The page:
Chris Rickert is the metro columnist for the Wisconsin State Journal, where he's got his laser-like perspective trained (mostly) on all things Madison.

Madison-area residents are in need of therapy, according to a Monday report in this newspaper — and not just because they are mourning the loss of a loved one, separating from a spouse, hearing voices or coping with some other deeply personal life event.

Rather, some clients — none of whom, as far as I’m aware, is named Clinton — are blaming recent feelings of fear and sadness on the surprise election of a presidential candidate who is anathema to pretty much everything liberal Madison holds dear.

When people seek counseling over who won a presidential election — even if that winner is as awful as Donald Trump — a little perspective is in order, and maybe even a silver lining.

The election of a president is a big deal. It’s a national signal of our values that can also have very personal consequences. Presidents can send our sons and daughters to war and dictate whether we get health insurance. A president’s Supreme Court picks can make it harder to get abortions and easier to get guns.

“If Trump agrees to support Rep. (Paul) Ryan’s budget, there will be substantial cuts to a wide range of federal grants programs to state and local governments, and likely reductions in federal assistance to individuals for a range of programs including housing assistance and health care,” said Andrew Reschovsky, a research fellow at the Lincoln Institute of Land Policy and UW-Madison professor emeritus.

But Americans’ unhealthy addiction to the horse race, scandal and pure entertainment of national politics means coverage of the presidential election is endless, and technology makes it ubiquitous. How can the matter of Trump not be a daily concern when you can read about him on your smartphone while, say, soaking in the tub?

The power of the president to affect most of the routine challenges that usually send people to therapy, however, is not nearly as far-reaching.

Trump can’t dictate whom we love, or tell us how to raise our children or cultivate deeper friendships. Nor can he stymie our better angels, big or small.

A woman at my church has been collecting enough donations each month to support one Syrian refugee family. Just down the street at the Goodman Community Center, about 3,600 free Thanksgiving-meal baskets were distributed to needy families over the last week-plus.

Trump’s call for opening up domestic oil and gas exploration doesn’t mean Madisonians will stop biking to work or installing solar panels in the fight against climate change — much as the 2011 Republican state law hobbling public sector unions, Act 10, didn’t stop the Madison School District from continuing to make personnel and pay decisions based on union practices.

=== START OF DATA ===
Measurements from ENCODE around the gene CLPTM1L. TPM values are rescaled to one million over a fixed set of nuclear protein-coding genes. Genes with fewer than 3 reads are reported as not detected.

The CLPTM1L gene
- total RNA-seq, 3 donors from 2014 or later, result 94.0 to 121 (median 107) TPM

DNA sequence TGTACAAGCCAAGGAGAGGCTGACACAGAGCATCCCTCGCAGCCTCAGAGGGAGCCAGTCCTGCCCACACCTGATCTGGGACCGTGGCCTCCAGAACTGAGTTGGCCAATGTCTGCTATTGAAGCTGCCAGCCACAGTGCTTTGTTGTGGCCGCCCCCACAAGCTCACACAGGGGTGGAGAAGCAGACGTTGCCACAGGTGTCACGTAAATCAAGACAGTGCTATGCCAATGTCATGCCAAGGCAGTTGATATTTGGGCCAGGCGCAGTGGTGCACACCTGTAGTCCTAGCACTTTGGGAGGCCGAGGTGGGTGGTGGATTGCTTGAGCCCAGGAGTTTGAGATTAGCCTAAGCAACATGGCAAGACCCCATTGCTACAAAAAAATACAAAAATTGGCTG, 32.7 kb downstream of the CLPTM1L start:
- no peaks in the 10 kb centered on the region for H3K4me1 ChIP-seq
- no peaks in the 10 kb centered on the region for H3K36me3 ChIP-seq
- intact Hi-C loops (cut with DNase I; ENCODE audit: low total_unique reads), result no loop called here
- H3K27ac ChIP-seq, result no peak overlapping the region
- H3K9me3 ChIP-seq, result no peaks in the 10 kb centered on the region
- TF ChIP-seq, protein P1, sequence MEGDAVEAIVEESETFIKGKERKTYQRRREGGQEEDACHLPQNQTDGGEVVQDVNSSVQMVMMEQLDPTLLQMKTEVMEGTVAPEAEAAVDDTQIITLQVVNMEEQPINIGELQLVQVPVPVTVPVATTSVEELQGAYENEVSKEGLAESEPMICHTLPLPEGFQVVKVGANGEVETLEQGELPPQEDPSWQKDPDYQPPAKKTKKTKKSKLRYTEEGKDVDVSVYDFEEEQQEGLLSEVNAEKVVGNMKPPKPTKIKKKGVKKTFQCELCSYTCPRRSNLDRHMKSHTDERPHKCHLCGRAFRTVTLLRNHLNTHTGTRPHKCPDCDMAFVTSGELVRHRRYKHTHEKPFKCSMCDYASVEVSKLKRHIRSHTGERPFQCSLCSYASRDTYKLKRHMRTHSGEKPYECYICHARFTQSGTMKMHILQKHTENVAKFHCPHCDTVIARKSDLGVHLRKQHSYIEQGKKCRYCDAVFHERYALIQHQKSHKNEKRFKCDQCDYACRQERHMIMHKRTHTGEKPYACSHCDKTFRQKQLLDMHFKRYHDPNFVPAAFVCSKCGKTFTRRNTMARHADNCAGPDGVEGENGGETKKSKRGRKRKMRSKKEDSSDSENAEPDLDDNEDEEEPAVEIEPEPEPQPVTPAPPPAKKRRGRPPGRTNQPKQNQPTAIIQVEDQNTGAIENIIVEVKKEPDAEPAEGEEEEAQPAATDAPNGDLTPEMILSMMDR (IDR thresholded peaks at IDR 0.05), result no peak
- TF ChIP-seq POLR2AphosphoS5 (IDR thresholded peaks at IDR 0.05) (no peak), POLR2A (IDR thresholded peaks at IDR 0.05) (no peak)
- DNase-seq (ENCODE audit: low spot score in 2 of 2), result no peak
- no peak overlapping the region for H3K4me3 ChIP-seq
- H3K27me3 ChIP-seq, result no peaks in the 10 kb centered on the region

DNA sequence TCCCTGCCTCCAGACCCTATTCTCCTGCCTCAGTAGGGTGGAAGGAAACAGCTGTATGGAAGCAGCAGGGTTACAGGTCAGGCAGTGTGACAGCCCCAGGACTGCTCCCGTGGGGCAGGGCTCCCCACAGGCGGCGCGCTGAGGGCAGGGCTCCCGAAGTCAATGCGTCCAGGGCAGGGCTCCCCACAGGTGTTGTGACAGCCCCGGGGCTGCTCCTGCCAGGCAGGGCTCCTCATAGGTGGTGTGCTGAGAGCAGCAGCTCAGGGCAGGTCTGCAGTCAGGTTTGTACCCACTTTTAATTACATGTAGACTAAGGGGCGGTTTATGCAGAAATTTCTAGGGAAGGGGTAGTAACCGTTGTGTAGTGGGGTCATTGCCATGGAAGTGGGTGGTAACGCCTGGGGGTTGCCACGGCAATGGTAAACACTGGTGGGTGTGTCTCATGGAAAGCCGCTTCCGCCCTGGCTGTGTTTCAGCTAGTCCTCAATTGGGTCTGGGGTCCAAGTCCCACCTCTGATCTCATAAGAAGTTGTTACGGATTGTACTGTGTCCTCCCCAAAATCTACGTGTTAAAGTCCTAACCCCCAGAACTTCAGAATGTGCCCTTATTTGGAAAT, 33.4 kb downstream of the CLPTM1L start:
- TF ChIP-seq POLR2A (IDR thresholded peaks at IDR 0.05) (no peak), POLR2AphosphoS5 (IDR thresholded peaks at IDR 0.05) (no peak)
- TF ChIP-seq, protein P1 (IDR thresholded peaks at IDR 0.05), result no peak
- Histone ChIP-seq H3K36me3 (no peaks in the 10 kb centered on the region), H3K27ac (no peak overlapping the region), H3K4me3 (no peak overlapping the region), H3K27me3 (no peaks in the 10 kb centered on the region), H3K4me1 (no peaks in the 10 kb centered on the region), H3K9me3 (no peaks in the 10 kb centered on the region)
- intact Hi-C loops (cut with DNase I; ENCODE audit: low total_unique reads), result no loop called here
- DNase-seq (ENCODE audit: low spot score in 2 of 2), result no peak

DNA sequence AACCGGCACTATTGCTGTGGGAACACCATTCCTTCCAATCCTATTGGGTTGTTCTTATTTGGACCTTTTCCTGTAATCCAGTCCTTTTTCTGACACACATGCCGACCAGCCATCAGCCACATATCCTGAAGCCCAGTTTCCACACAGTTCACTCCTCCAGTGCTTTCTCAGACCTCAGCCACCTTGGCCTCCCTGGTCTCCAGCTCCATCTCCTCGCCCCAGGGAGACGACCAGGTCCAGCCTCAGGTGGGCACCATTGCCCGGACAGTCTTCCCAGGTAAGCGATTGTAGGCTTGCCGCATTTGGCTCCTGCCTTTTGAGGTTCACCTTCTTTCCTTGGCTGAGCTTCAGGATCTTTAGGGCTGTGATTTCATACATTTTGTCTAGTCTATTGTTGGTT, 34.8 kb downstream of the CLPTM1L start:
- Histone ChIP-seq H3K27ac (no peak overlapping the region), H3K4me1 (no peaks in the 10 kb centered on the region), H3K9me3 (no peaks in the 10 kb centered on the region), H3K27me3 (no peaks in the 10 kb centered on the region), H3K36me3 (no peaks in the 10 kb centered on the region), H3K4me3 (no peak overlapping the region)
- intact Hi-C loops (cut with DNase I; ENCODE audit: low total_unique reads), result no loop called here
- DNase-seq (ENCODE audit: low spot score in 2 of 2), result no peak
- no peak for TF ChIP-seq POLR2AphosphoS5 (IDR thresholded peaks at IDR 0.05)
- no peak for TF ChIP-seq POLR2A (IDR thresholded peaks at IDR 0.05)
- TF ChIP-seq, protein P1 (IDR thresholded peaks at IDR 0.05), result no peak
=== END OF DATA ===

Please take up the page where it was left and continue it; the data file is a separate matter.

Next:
It’s also local government — not the feds — whom we rely on for much of what makes life livable. It plows the streets, educates our kids, and subsidizes economic development, among other things.

The largest portion of the average Wisconsinite’s tax dollar goes to the federal government. It took about two-thirds of the nearly $80 billion in local, state and federal taxes collected in Wisconsin in 2015, according to the Wisconsin Taxpayers Alliance. But the feds generally don’t provide enough of those dollars back to significantly shape many local government services.

Madison’s 2017 budget includes about $54 million in federal funding, amounting to about 5.3 percent of the combined operating and capital budgets. Federal money accounts for only about 7.6 percent of revenues for the Madison School District in the current school year. Dane County controller Charles Hicklin said the federal money flowing to the county comes mainly in Medicaid dollars for human services needs.

A Trump presidency is understandably depressing for most Madisonians, but it doesn’t stop them from further fortifying their blue bubble of a city, even in a state that’s suddenly gone very red — and living in a bubble these days might not be such a bad thing.

Meanwhile, be thankful this holiday season Trump’s not your husband, wife, child or mayor.

Contact Chris Rickert at 608-252-6198 or, as well as on Facebook and Twitter (@ChrisRickertWSJ). His column appears Tuesday, Thursday, Saturday and Sunday.